The Weaver of Worlds: A ChatGPT Story

With an increased interest now on the developments of AI, coupled with the current strike of the WGA, many conversations have arisen surrounding AI programs and their abilities to tell stories. Simone Garzia, interested by AI’s storytelling capabilities, seeked to allow ChatGPT–a well known AI program–to write a story to see if it is comparable to traditionally written stories. 

The story, “The Old Man, the Doll, and the Forest”, follows a young girl as she travels into a dark forest and meets an Old Man who is not all that he seems. Simone praises the stories “well-developed” characters, “vivid” setting, and themes. 

I suppose that while ChatGPT is able to produce a coherent story, this does not equate it with art or literature written out by an individual. Since ChatGPT utilizes knowledge taken from the internet, the story’s structure is simple, reminiscent of a traditional fairytale. If this were a children’s story, it might be popular, but even then, the plot points seem to coalesce into a plot so cliche, that it’s difficult not to laugh. 

The old man–in one sentence–is revealed to be the devil, and Luna, our young protagonist, fulfills the age-old “chosen one” trope towards the story’s conclusion, where it is revealed that the young heroine has powers of her own. Of course, these powers are left unexplained, since the story shortly ends after this revelation. The audience is left wanting. Hoping that Luna will use these suddenly found magical powers to defeat the devil and all will end happily ever after. Right? Yet, this ending never comes. Once again, I recognize the limits of ChatGPT, but, if we as humans and artists are supposed to place our faith in the storytelling capabilities of AI, I would at least hope for a fully rounded story arc. 

The other problem I faced when reading this story was ChatGPT’s tendencies to tell and not show. If you have taken any form of writing class, then you know that one of the most preached rules is “Show, don’t tell”–Meaning to write descriptions that display emotions without blandly saying how a character is feeling. Well, this is one thing that ChatGPT has not been able to learn. Along with the simple sentence structure and often repetitive clauses, I–personally– find it difficult to enjoy reading “The Old Man, the Doll, and the Forest”. Of course, this is not to say that nobody will enjoy stories such as this, since I am merely offering my own opinion, but in the new age of digital stories, where AI programs have began to take the place of traditional artists, it is very difficult to read a story like this and find any semblance of please within it. Especially given the story caveats and simplistic structure, ChatGPT may be capable of producing entertaining stories, but they are not filled with themes or quite as thought provoking as Simone Garzia–who published the original–would lead the audience to believe, and I think that many other forms of digital storytelling provide a more stimulating conversation and fulfilling reading experience.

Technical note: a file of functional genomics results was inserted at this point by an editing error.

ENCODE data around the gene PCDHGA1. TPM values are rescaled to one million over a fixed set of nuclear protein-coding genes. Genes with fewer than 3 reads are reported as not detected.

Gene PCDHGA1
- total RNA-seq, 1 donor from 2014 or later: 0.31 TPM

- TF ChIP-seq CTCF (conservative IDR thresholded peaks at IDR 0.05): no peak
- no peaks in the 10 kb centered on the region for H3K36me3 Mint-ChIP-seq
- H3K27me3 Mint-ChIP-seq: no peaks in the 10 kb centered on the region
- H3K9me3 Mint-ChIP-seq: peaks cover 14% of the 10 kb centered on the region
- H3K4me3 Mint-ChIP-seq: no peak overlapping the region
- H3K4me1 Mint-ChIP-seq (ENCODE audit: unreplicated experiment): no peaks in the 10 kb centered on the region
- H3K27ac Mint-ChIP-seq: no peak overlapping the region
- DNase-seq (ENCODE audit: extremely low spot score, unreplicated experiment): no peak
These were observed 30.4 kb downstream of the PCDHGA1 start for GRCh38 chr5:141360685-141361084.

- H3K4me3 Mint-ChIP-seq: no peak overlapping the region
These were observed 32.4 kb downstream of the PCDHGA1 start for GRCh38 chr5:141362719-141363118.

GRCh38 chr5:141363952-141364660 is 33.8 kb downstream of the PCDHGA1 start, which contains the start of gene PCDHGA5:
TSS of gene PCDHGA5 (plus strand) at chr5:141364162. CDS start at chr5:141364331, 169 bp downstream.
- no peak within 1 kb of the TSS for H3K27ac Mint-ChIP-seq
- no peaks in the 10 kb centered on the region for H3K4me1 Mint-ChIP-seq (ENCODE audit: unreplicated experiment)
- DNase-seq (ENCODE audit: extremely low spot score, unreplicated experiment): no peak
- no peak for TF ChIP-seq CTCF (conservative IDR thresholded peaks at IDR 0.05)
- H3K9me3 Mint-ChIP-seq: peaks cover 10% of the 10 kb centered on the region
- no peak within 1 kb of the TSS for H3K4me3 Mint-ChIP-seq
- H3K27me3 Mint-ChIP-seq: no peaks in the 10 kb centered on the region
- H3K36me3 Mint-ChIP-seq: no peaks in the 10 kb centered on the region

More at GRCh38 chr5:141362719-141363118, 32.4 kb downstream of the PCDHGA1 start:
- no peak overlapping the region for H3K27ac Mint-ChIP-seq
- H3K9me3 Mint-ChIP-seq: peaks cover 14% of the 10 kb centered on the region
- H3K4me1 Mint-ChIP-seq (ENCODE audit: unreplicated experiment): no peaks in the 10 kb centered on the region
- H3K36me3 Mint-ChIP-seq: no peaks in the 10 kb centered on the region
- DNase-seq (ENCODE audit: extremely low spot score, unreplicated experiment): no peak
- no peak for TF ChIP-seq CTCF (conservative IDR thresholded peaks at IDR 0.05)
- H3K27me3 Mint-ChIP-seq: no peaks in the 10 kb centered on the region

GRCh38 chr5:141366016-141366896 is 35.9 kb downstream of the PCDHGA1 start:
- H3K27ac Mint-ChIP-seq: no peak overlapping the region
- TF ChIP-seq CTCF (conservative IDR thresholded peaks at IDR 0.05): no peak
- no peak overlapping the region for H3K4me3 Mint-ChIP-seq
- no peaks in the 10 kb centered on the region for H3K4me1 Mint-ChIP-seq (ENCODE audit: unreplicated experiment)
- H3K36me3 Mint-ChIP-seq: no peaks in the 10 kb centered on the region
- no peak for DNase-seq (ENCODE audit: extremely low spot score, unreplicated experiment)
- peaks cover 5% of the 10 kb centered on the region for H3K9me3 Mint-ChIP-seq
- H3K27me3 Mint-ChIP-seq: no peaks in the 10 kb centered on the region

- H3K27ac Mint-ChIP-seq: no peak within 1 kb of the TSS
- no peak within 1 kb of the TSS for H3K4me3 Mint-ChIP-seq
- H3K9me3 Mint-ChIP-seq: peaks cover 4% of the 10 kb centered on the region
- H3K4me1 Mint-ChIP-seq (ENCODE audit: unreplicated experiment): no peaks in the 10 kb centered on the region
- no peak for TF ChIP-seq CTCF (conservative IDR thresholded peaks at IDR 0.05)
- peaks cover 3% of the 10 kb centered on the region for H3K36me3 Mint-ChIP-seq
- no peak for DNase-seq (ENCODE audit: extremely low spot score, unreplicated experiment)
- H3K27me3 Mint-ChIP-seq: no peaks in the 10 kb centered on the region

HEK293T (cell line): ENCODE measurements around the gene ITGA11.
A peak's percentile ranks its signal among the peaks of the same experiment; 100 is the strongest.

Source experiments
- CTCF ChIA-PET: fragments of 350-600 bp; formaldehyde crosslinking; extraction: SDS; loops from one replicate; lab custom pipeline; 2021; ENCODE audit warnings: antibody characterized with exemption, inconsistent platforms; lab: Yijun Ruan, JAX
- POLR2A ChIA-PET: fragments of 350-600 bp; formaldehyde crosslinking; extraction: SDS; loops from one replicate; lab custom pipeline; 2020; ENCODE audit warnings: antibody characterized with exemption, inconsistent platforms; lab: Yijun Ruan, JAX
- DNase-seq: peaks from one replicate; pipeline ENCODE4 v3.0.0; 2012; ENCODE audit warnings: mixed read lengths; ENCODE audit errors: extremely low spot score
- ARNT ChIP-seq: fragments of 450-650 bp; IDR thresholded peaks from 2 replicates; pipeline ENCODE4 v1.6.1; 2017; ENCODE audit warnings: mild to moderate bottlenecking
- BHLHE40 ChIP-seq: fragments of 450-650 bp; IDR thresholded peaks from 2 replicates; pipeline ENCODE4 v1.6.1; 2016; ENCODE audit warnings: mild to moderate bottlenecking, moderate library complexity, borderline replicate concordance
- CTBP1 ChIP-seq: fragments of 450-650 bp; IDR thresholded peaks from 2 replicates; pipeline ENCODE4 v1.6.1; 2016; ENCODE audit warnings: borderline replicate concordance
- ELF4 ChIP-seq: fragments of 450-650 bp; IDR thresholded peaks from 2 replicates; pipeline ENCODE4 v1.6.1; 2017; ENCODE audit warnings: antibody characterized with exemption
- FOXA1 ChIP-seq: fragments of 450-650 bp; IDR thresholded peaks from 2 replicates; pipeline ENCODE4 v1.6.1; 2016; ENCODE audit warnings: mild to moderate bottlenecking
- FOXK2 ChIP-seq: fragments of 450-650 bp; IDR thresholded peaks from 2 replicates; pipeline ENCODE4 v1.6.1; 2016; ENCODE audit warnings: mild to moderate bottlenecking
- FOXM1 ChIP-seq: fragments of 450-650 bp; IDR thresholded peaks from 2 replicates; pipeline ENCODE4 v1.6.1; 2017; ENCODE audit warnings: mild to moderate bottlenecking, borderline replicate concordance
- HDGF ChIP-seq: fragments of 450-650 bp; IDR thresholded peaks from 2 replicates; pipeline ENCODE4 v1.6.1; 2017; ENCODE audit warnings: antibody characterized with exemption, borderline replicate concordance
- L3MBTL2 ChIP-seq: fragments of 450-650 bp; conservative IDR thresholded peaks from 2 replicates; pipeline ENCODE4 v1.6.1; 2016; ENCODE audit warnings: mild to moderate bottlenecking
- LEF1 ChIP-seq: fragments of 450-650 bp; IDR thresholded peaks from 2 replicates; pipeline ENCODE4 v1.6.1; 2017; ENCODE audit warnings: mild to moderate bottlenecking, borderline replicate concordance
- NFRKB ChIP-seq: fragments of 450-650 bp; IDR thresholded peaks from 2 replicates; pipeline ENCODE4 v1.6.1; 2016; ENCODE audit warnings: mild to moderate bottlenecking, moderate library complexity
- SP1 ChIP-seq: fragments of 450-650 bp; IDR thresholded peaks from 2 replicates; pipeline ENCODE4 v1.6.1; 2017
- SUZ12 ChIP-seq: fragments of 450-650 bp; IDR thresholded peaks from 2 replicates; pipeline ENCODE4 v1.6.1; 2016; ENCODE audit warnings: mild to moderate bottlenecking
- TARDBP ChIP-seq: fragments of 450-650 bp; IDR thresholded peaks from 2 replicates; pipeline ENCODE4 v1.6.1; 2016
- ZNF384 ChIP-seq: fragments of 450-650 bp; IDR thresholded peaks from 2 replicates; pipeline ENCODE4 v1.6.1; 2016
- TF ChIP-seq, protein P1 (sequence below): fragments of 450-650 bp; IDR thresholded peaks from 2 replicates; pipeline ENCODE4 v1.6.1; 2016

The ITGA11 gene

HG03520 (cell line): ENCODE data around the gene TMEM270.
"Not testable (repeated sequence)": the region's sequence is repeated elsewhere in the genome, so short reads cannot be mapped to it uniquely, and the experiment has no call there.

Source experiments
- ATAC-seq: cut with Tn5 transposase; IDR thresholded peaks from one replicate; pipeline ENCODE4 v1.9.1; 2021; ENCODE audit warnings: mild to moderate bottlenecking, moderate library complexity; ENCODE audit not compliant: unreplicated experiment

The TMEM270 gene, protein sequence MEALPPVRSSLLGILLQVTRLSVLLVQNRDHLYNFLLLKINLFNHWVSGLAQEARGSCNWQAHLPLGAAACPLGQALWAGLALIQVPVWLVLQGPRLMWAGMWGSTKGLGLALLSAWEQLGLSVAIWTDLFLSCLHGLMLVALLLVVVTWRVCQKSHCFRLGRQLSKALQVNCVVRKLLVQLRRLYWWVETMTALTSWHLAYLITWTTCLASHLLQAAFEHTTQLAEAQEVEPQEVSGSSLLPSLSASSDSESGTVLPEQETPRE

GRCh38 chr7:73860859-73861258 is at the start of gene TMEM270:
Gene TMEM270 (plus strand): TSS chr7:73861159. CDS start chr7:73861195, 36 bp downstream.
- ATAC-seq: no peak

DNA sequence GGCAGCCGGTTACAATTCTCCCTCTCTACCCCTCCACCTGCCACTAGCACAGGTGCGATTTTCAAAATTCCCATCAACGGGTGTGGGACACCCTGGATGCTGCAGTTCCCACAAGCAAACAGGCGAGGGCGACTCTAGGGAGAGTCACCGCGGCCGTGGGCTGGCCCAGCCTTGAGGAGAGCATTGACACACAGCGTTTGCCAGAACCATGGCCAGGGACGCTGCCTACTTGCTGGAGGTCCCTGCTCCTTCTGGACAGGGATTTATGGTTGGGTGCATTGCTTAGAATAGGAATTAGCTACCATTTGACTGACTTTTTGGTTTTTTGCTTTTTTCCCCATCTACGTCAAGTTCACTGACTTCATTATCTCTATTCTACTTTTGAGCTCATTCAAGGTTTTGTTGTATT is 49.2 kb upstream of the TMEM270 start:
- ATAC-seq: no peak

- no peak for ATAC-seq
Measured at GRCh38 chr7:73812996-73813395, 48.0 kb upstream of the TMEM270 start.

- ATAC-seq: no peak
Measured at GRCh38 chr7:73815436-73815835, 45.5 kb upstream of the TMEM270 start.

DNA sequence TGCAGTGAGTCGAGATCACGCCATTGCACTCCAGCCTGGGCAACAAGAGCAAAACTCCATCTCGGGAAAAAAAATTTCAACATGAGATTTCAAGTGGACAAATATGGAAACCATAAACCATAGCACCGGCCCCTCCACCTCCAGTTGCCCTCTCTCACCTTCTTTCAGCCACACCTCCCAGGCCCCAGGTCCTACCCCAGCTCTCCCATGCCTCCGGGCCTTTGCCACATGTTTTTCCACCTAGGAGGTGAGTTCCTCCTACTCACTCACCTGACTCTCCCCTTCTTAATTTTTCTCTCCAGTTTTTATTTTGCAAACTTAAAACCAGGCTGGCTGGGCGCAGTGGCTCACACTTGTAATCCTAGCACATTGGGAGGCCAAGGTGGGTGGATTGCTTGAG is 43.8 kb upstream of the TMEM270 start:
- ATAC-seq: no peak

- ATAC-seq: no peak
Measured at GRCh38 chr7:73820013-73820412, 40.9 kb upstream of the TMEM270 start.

Conclusion

In reading digital stories such as these, it is easy to revel in the leaps and bounds that technology has come in recent years. I find it difficult to extrapolate about the future of digital storytelling, seeing as how–currently–there are many political and cultural shifts occurring both in writing and in storytelling. As I mentioned earlier with the WGA strike along with the privacy and copyright breach hearings surrounding the presence of AI in artistic spaces. I would like to say that digital storytelling will remain an evolving platform that will allow writers and artists to share their work easily and with the masses, but this is optimistic due to current events.

No matter the social or cultural impact, I can, however, say that I think there will be a shift in storytelling and traditionally published literature. Providing an even sharper focus on the after effects of the technological omnipresence that exists in our everyday lives and how these forms of technology have exponentially evolved since the early 90s, I–specifically–can already see how online culture is beginning to define literature. Novels like Nash Jenkin’s Foster Dade Explores the Cosmos, and Esther Yi’s Y/N are both novels submerged with themes of online culture in the late 90s and modern 2000s respectively, and I look forward to witnessing authors involve themselves with the after effects of a chronically online culture, as well as finding new, creative ways to tell stories across the internet.